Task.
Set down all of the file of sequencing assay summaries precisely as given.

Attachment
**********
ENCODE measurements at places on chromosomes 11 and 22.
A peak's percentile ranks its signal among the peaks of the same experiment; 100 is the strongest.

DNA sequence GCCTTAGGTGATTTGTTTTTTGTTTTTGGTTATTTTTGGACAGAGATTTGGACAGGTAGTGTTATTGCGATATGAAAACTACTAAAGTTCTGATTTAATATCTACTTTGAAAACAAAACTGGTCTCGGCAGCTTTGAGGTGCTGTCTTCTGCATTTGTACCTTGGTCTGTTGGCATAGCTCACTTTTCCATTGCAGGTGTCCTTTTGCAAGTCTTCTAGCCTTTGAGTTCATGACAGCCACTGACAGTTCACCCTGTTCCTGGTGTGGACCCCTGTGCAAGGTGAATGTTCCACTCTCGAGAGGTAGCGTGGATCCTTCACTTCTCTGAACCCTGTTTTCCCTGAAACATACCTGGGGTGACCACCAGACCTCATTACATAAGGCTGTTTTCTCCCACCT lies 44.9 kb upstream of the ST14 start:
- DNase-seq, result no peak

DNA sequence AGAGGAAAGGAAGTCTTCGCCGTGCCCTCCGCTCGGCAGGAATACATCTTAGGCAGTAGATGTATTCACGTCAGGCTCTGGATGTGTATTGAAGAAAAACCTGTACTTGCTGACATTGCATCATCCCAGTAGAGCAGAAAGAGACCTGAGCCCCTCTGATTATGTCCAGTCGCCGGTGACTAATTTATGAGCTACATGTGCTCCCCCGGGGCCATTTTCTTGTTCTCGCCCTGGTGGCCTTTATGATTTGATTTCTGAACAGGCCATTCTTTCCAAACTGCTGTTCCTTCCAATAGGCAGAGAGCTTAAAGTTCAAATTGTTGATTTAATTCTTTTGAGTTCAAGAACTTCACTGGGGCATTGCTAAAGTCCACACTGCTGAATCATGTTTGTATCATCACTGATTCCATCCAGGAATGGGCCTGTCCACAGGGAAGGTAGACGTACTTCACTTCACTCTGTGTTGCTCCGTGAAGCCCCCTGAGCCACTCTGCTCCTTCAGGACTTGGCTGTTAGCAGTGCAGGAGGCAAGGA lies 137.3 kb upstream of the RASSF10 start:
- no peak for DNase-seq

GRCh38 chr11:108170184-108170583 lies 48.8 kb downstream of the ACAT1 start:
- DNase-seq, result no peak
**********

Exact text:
ENCODE measurements at places on chromosomes 11 and 22.
A peak's percentile ranks its signal among the peaks of the same experiment; 100 is the strongest.

DNA sequence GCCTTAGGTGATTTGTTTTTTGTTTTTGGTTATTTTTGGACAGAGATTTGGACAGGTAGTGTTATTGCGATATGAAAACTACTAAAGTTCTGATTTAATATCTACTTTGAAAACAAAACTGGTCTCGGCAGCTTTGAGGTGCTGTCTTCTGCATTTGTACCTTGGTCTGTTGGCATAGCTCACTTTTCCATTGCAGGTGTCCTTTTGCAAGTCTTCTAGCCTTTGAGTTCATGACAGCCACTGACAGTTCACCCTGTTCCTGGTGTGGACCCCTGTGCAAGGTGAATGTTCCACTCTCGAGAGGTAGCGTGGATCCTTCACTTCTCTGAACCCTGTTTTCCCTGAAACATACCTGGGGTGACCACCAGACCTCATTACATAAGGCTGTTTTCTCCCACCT lies 44.9 kb upstream of the ST14 start:
- DNase-seq, result no peak

DNA sequence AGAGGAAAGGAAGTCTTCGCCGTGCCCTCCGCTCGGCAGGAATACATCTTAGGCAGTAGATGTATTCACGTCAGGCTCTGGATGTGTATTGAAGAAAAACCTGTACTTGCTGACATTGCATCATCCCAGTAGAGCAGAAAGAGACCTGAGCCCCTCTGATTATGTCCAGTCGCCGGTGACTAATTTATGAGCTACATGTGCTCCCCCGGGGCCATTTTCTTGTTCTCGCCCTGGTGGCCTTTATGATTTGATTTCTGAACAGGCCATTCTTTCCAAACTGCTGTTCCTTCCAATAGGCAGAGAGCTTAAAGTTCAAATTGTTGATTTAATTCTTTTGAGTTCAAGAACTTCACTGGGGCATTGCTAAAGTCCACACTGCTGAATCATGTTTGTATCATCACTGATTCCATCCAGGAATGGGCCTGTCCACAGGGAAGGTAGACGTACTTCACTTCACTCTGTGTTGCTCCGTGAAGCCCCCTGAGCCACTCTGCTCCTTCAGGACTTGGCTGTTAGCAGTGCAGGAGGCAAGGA lies 137.3 kb upstream of the RASSF10 start:
- no peak for DNase-seq

GRCh38 chr11:108170184-108170583 lies 48.8 kb downstream of the ACAT1 start:
- DNase-seq, result no peak